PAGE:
Romero would lose the decision and perhaps he understood that huge bursts for takedowns may have drained him as a result.

A New Approach

Coming out against Rockhold, Romero looked defensive. Purposefully focusing on his defense, Romero would paw and deny straight shots while looking for singular bursts or one strike. Romero would also change out his in-and-out footwork, for careful, slower footwork.

By relying less on distance striking, Romero would be hit more. But, staying close to his opponent, Romero’s big rushes of violence can come faster and with less telegraphing. This, in turn, allows him to hurt Rockhold without burning through his cardio.

By forcing Rockhold to be wary of his bursts, Romero could feint his way in and knock him out.

The Absence of Wrestling from Yoel Romero

In his second loss to Whittaker, Romero noticeably took even longer breaks. In the first round, he hardly threw a strike. Furthermore, Romero’s plodding style left him stuck in place while Whittaker circled, feinted, and jabbed him up.

Yoel Romero would badly hurt Whittaker a couple of times coming out of his shell and counter-striking. However, the absence of his wrestling in both the Rockhold and Whittaker fight was noticeable.

Perhaps the wrestling exhausted Romero too much? Understandably Romero has slowed, he’s 42-years old, but his athletic bursts are still dangerous. Still, wrestling against the new breed might save his nattyweight championship.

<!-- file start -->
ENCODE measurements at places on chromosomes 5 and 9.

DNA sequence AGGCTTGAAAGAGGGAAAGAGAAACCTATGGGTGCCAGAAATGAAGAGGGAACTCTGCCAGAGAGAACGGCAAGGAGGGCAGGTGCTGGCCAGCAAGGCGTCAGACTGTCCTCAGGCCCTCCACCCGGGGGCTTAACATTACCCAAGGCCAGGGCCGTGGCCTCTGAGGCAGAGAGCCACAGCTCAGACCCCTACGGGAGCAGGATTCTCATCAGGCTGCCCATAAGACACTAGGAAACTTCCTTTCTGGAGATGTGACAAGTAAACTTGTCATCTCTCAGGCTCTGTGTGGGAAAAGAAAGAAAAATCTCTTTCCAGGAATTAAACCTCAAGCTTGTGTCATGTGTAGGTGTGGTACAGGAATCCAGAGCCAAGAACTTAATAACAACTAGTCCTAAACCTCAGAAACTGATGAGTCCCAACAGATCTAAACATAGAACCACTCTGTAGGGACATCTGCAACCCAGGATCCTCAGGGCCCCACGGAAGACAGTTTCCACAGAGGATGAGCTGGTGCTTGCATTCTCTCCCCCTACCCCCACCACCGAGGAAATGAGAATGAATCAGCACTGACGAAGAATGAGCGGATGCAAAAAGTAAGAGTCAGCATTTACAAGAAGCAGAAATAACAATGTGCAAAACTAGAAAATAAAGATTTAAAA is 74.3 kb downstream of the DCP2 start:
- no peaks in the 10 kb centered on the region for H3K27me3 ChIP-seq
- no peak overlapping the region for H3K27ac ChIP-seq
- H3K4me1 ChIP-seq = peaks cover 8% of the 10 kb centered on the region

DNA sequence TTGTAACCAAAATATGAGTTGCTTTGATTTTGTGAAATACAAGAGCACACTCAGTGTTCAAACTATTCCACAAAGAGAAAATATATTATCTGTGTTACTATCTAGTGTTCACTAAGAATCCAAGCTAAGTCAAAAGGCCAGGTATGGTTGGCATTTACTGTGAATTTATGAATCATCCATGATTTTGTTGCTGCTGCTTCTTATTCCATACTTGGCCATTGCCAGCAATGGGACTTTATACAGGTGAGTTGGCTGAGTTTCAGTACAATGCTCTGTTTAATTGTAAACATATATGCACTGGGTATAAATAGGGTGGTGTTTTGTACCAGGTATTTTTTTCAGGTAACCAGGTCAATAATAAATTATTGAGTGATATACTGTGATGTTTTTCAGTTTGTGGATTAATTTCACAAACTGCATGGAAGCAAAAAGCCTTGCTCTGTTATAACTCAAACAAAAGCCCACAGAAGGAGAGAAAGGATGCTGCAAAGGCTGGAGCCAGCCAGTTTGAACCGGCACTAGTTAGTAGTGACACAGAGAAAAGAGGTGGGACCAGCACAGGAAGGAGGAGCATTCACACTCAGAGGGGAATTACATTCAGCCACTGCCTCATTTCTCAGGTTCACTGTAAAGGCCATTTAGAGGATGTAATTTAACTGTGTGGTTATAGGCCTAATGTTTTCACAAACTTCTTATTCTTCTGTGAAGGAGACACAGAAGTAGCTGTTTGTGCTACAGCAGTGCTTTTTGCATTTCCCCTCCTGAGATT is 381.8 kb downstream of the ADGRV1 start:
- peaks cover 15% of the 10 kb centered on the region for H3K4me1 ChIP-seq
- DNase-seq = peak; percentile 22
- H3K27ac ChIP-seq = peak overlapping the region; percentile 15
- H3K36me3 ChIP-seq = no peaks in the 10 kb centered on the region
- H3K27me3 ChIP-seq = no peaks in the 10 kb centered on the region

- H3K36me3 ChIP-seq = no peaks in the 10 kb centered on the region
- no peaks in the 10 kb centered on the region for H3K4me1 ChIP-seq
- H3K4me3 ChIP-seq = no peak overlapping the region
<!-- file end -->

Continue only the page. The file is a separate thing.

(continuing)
Little Rubber Turned Big Puncher

One quick google search into Paulo Costa’s appearance before the UFC and now will shock you. Costa achieved his body through regular doses of hard work and dieting.

Body Banging

If Yoel Romero is jazz, then Paulo Costa is the seventh-grade kid banging his triangle like the champion he is. To start, Costa is a brawler, his movement and footwork are basic on the attack to non-existent on the retreat.

Coming forward with full-force punches and weight on his back leg. Costa puts his hands up in a double-forearm guard. Whenever opponents punch at the guard, he swings back.

When his opponent backs up or circles, Costa throws a hard kick then punches off of it. Or he can simply punch at the guard and hurt his opponent. Simple.

When Costa has his opponent on the fence, he doubles down on the body punches.

His opponents, therefore, have two options – bang with Costa and get knocked out, or circle and try to wear him out. Against Uriah Hall, Costa’s biggest challenge came against the jab.

Because Costa only puts up the double forearm guard, the small MMA gloves can sneak in between and sting him. This swelled up his face and gave Hall opportunities to blind him for a takedown or to hurt him with power.

Still, Costa’s insane athleticism and sheer grit let him walk Hall down and finish him. However, for a fighter that relies on his boxing to win fights, it would be best for him to learn how to get inside without getting his head popped by the jab. Regardless, if Costa wants to be a top contender, leaning away from his athleticism a bit and adding some thought into his strikes would be a first.